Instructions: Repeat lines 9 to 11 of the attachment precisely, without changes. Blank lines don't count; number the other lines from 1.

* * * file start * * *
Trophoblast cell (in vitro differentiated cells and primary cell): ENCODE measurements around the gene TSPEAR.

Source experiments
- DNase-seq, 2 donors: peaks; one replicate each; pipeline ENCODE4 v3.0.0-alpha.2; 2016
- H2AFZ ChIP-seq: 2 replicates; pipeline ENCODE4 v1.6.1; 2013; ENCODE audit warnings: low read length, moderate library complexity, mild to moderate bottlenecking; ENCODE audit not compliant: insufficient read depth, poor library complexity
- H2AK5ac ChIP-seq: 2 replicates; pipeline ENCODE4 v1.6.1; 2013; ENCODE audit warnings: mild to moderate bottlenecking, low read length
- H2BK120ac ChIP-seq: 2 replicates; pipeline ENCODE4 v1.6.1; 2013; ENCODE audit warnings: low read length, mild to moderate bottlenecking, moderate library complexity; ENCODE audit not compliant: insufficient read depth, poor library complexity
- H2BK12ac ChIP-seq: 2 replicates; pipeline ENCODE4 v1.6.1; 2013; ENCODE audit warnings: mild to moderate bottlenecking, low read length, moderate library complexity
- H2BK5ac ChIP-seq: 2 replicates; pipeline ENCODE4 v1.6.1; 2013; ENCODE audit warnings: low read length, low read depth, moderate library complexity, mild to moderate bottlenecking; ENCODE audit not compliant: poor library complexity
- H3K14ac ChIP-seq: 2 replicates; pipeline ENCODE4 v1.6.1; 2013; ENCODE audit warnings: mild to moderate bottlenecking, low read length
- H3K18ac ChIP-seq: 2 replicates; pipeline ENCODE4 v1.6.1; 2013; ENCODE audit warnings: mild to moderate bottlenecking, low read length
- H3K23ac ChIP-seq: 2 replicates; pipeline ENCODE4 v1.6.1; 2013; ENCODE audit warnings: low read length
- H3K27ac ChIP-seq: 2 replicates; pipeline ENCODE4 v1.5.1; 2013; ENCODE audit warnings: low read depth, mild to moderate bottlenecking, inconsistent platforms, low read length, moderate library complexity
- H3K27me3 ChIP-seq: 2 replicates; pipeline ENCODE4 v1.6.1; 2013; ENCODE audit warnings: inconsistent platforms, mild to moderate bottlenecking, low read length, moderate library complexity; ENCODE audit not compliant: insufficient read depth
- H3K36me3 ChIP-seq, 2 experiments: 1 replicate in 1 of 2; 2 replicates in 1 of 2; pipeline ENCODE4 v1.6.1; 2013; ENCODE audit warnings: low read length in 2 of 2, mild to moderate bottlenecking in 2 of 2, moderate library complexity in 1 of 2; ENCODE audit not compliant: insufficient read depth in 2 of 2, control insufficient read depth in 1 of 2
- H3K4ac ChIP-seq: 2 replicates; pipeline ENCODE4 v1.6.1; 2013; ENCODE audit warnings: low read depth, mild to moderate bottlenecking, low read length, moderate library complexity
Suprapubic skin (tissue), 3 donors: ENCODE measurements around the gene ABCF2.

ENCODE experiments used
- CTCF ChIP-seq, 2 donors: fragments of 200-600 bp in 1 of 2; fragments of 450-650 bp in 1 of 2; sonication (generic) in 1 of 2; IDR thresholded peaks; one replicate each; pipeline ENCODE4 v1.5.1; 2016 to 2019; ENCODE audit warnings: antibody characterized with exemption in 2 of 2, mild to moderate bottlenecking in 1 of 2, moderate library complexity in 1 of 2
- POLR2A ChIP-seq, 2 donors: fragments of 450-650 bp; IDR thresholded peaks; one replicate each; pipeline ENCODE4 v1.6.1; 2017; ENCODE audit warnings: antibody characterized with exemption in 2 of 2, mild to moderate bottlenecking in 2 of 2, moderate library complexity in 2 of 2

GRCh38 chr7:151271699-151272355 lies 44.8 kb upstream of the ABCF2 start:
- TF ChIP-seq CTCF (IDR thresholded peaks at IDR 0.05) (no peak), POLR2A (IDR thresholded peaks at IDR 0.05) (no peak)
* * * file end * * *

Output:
- H3K14ac ChIP-seq: 2 replicates; pipeline ENCODE4 v1.6.1; 2013; ENCODE audit warnings: mild to moderate bottlenecking, low read length
- H3K18ac ChIP-seq: 2 replicates; pipeline ENCODE4 v1.6.1; 2013; ENCODE audit warnings: mild to moderate bottlenecking, low read length
- H3K23ac ChIP-seq: 2 replicates; pipeline ENCODE4 v1.6.1; 2013; ENCODE audit warnings: low read length